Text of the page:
E-Commerce 101: What is PCI?
PCI refers generically to the Payment Card Industry — the organizations and businesses which handle, store and process credit and debit card transactions. They are the ones who are responsible for taking that credit card information you collect and converting it to those dollars that show up into your bank account.
More specifically, however, PCI or PCI Compliance, refers to the implementation and compliance with the set of standards defined by the Payment Card Industry Security Standards Council (PCI SSC). The Payment Card Industry Data Security Standard (PCI DSS) defines the standard for secure handling of credit card data by merchants and their partners.
Why does PCI exist?
Back in the wild, frontier days of the internet, a lot of online merchants were dumb. They stored credit card information in their store's databases. Unencrypted. Available to any database administrator or customer service agent who wanted to look up an account. Yikes.
As bad as that is as far as general procedures go, it's even worse if an online store gets hacked. Imagine what the bad guys could do with a list of a few thousand credit card numbers, names and billing addresses. It happened. A lot. Even to some big name stores.
It wasn't really the merchant's fault (maybe it was); they didn't understand (did they care?) that storing information this way wasn't safe. They weren't data security experts after all.
So, in 2004, to reduce their collective headaches, and after some false starts individually, the big names in the payment card industry decided to write up some guidelines and best practices. They introduced the first version of their Data Security Standards, to the chagrin and consternation of online merchants everywhere. From this point on, you had to follow some simple (ahem) rules for the handling of payment card information or face hefty fines. Lack of compliance might result in the loss of your ability to process credit cards altogether.
What does the PCI DSS Say?
The PCI DSS defines six main responsibilities/categories of compliance for merchants:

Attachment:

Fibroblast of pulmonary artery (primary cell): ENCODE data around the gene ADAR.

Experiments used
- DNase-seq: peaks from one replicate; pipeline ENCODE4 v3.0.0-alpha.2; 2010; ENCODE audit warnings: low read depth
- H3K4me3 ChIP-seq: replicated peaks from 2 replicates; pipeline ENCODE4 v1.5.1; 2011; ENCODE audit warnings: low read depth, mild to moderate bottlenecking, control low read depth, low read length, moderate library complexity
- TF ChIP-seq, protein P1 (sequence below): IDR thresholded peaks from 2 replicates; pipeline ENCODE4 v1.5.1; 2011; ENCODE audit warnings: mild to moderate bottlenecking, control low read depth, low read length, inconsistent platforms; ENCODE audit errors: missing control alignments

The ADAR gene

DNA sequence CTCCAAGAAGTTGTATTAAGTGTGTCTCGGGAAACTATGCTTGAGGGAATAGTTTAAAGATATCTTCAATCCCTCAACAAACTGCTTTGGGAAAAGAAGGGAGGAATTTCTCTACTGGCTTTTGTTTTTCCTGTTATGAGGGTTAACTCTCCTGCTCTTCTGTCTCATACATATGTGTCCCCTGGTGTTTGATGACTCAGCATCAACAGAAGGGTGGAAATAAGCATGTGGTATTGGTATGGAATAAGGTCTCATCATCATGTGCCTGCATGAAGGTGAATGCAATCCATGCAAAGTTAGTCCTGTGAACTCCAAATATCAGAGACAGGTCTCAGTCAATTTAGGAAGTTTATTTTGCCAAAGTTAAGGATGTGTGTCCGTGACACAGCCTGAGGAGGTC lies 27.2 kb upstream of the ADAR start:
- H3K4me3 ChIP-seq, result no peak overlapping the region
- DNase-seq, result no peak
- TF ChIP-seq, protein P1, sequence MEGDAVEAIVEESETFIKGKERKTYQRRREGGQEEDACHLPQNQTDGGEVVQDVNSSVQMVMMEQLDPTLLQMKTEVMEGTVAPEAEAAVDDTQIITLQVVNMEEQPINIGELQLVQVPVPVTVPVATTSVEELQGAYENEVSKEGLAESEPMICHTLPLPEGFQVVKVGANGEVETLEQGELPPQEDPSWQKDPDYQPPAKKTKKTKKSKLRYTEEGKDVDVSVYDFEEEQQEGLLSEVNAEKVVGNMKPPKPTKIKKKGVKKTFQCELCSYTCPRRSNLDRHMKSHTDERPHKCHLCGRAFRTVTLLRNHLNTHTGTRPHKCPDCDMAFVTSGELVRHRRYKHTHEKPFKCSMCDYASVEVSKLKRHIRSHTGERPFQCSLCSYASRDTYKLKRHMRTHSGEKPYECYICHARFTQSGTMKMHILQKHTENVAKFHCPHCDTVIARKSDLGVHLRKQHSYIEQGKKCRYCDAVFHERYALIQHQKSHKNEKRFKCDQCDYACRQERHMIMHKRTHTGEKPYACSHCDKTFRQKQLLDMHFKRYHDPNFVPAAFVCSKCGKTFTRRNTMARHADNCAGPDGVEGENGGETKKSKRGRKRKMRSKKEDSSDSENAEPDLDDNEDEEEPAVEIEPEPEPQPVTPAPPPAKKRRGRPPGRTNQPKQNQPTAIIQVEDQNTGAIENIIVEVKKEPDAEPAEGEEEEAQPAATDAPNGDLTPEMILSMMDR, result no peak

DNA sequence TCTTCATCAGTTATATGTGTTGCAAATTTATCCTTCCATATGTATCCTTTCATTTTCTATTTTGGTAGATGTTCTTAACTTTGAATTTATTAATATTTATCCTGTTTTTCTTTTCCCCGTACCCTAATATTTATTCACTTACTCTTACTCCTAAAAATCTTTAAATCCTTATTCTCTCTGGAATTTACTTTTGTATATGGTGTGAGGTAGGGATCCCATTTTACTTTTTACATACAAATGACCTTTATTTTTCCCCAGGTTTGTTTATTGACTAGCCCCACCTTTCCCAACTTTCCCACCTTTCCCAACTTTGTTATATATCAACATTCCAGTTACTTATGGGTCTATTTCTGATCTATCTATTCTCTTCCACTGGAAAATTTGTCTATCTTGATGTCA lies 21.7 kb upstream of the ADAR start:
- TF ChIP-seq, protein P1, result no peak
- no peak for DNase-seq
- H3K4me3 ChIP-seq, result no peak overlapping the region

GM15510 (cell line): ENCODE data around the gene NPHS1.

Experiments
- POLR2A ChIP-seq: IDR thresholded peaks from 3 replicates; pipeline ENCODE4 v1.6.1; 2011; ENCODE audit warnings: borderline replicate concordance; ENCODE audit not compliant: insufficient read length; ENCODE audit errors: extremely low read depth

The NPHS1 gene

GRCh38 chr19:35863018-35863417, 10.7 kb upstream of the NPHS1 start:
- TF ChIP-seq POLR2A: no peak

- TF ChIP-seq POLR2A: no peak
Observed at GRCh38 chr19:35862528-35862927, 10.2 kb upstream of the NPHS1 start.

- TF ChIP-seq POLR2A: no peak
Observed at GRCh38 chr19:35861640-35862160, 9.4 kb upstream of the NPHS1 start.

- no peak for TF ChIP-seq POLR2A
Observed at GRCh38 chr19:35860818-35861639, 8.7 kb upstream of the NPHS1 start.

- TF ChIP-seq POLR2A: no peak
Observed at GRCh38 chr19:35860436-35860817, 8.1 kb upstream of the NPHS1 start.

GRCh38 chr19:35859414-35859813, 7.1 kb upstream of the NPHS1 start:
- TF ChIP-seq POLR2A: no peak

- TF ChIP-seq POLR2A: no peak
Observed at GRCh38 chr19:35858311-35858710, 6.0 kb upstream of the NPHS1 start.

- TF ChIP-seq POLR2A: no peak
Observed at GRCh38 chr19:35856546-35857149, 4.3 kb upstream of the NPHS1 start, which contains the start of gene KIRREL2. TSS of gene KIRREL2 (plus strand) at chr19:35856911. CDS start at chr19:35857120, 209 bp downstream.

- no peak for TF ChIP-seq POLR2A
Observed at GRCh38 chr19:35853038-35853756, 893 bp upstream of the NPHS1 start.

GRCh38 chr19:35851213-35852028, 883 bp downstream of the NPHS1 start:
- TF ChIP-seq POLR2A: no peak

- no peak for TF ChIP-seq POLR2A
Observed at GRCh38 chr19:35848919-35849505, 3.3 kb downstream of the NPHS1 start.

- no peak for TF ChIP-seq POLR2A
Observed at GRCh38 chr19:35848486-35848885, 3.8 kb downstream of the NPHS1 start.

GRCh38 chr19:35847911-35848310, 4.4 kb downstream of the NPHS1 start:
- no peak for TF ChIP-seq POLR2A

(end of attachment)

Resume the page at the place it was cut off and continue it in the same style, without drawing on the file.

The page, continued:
- Build and Maintain a Secure Network and Systems
- Protect Cardholder Data
- Maintain a Vulnerability Management Program
- Implement Strong Access Control Measures
- Regularly Monitor and Test Networks
- Maintain an Information Security Policy
Those are broken down into excruciating-to-read bullet points that cover specific sub-requirements for compliance, at various levels throughout a merchant's organization. For example:
"Develop configuration standards for all system components. Assure that these standards address all known security vulnerabilities and are consistent with industry-accepted system hardening security experts, a number of security organizations standards."
Um... OK. Like most standards, the requirements are vague, obtusely worded, conflicting, and subject to interpretation. Still, given the historical record of merchants on their own, it's better than having nothing.
Does PCI apply to my store?
Are you collecting credit card information? Then yes, it applies to your store. Although, depending on your number of annual transactions, your manner of compliance is dictated through one of four compliance levels.
Most small businesses are subject to Level 4 (less than 20,000 annual transactions per provider). This usually means that you can perform a self-assessment questionnaire (SAQ) and sign off through some sort of online form. The particular mechanics vary by bank. You may also be required to pass a regular, automated security scan.
Things get more complicated as your number of transactions go up and the compliance levels get lower. The good thing is, processing more transactions means you're making more money, so it's easier cover the cost of compliance.
This sounds like a major PITA.
It's usually not that bad for smaller merchants, though it does require a skillset not often possessed by the owner. Server configuration, network architecture and firewall configuration typically don't have a lot of crossover with selling t-shirts or home decor. Unless you happen to be a devops engineer in your spare time, it's best to find someone who knows what they are doing and get them to help.
Where can I find out more?
You can download a copy of the latest specification, but be warned, it's a difficult read. It's probably best to start with the Get Started section of the PCI SSC's website. Of course, if you have questions, feel free to use the comments below or our contact form to get in touch.